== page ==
The accelerated rise of a neo-Medieval order in the Middle East was emphasized in this column, whereby established alliance formations are deconstructed and variable networks of issue-based partnerships emerge among unlikely partners. This post-Arab Spring, neo-Medieval order is also open to unexpected crises, surprising aggravation of tensions and escalating spats among previously strong strategic partners. The unfolding of a grave crisis last week in U.S.-Turkish relations leading to the mutual suspension of all nonimmigrant visa services provided an unfortunate illustration of our point.
Ankara and Washington D.C. have been experiencing an ever-growing strategic divergence on critical issues such as the configuration of Iraq and Syria after the Arab revolutions and civil wars, definition of the Democratic Union Party (PYD) in northern Syria as a terrorist organization, and Turkey's initiative to purchase an air defense system from outside NATO. Deepening divergence of strategic interests crystallized in Syria as the U.S. continued to define the PYD as its ground force and provide it with up-to-date weapons, while Turkey had to accelerate her rapprochement with Russia into the purchase of the S-400 air defense system. Ankara also found the American position on the Iraqi Kurdistan Regional Government (KRG) independence referendum quite ambiguous, thinking that there was a clandestine strategy to link the KRG in northern Iraq with the PYD in northern Syria to form an energy corridor that totally bypassed Turkey.
But the straw that finally broke the camel's back between the two capitals came through grave disagreements concerning the role of the Gülenist Terror Group (FETÖ) in the July 15 failed coup attempt last year. President Recep Tayyip Erdoğan and the Turkish government were resolute to see the U.S. administration taking concrete steps for the trial or extradition of the terror group's leader, but it was frankly embarrassing to witness that thousands of pages of evidence submitted to American authorities have fallen on deaf ears. Then, there was the case of American Pastor Andrew Brunson, who was kept under custody in Turkey since the failed coup attempt on charges of collaboration with terrorism. Finally, the recent arrest of Metin Topuz, a civilian communications officer and a Turkish citizen from the U.S. Consulate in Istanbul, for his alleged links with FETÖ aroused the strongest reaction from the Trump administration. Apparently, Topuz was one of the key individuals who provided communication channels between FETÖ elements in Turkish security and judicial forces and international interlocutors who supported the coup attempt. Deepening interrogations into the role of Topuz and his collaborators in the coup attempt triggered another arrest warrant for a civilian consulate employee; but the situation turned into a tit-for-tat game when that employee was kept within the consulate to be protected from the Turkish police.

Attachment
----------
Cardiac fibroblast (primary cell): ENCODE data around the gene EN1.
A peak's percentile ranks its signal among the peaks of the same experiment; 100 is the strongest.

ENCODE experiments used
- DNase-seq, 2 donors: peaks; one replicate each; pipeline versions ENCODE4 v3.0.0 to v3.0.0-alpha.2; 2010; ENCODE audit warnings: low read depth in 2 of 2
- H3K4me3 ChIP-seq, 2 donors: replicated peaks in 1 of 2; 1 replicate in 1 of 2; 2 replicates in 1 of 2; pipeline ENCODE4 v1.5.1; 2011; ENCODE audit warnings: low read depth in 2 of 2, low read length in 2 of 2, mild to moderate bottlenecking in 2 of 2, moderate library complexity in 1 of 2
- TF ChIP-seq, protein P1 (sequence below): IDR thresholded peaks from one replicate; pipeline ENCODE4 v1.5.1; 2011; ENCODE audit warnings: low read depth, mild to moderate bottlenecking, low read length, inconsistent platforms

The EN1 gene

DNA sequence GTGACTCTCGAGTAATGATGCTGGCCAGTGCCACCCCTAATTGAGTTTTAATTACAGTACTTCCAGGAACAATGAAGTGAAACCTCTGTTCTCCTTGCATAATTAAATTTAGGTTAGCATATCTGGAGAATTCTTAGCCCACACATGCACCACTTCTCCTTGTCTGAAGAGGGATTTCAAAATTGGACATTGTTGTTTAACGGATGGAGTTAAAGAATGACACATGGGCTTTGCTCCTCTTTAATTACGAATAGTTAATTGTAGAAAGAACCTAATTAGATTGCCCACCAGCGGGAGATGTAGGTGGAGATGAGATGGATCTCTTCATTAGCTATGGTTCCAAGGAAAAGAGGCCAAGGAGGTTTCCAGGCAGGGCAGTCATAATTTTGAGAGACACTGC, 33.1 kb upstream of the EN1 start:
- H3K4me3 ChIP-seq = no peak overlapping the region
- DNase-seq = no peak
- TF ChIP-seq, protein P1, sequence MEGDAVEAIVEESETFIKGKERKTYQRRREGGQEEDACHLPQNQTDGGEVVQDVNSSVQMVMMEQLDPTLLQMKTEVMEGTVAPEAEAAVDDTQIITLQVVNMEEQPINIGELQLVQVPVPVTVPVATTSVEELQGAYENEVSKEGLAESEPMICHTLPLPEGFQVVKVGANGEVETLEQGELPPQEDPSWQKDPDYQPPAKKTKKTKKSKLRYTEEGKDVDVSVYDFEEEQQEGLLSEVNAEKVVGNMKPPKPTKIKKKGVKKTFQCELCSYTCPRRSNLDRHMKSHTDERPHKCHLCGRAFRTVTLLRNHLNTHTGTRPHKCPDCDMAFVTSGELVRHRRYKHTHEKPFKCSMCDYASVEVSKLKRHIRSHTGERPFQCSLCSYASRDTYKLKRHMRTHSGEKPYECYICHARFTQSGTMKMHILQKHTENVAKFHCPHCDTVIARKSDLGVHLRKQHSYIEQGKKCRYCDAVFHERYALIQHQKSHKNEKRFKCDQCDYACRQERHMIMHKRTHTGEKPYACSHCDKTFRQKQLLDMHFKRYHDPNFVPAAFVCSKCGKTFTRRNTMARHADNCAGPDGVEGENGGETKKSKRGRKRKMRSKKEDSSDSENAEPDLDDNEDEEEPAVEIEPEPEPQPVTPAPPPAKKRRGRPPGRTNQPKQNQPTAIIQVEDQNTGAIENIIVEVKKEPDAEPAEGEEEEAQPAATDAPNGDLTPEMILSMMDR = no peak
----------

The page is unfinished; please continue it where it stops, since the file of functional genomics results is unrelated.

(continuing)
Turkey and the U.S. have been close allies since the immediate aftermath of World War II when Ankara decided to join the Western camp of the Cold War confrontation. There were several instances when bilateral relations went through rough patches and the strategic alliance was jeopardized; i.e. the infamous "Johnson Letter" and the U.S. arms embargo following the military operation to Northern Cyprus. The latest spat triggered by the shocking decision of the U.S. authorities to suspend all nonimmigrant visa services represent one of the deepest crisis points in the 70-year history of the alliance. Given the fact that the U.S. did not consider following such a tough course of action against Russia despite claims for its meddling with the latest U.S. presidential elections, Ankara feels that this harsh treatment is not at all justified. The restoration of mutual trust between both parties and a full-scale normalization could take a pretty long time, following the perceptive and sociopsychological damage exerted by the crisis.
Especially the Turkish side was truly shocked by the severity of the American response in the absence of any proper warnings. As a NATO ally hosting major military bases, conducting extensive security and intelligence cooperation with the U.S. against global terrorism and a major economic power that just signed an agreement for the purchase of civilian aircraft from American Boeing worth $11 billion, Turkey is hardly a "rogue state." Despite the catalogue of problems and disagreements with Washington, both President Erdoğan and Prime Minister Binali Yıldırım emphasized that American policy responses shall respect the sovereignty and dignity of the Turkish state and national pride of the Turkish society. Turkey rightly desires to maintain a respectable and equitable relationship with the U.S. and would not accept to be bullied for anything.
Going forward, American ambiguity on FETÖ and the U.S. support for the PYD are likely to generate further tensions in bilateral relations. The Trump administration needs to come to terms with the urgency that Turkey attaches to the fight against FETÖ and prevent the chief architect of the failed coup and the bulk of his entourage to live in comfort on U.S. soil. Likewise, fabricated court cases pursued against the deputy general manager of Halkbank for allegedly breaching American sanctions against Iran and the personal security guards of President Erdoğan are deeply hurting mutual trust. The current visa crisis is likely to cool down gradually through sensible shuttle diplomacy, but it will certainly take intensive collaboration and concrete steps to restore the dented mutual trust among the two capitals.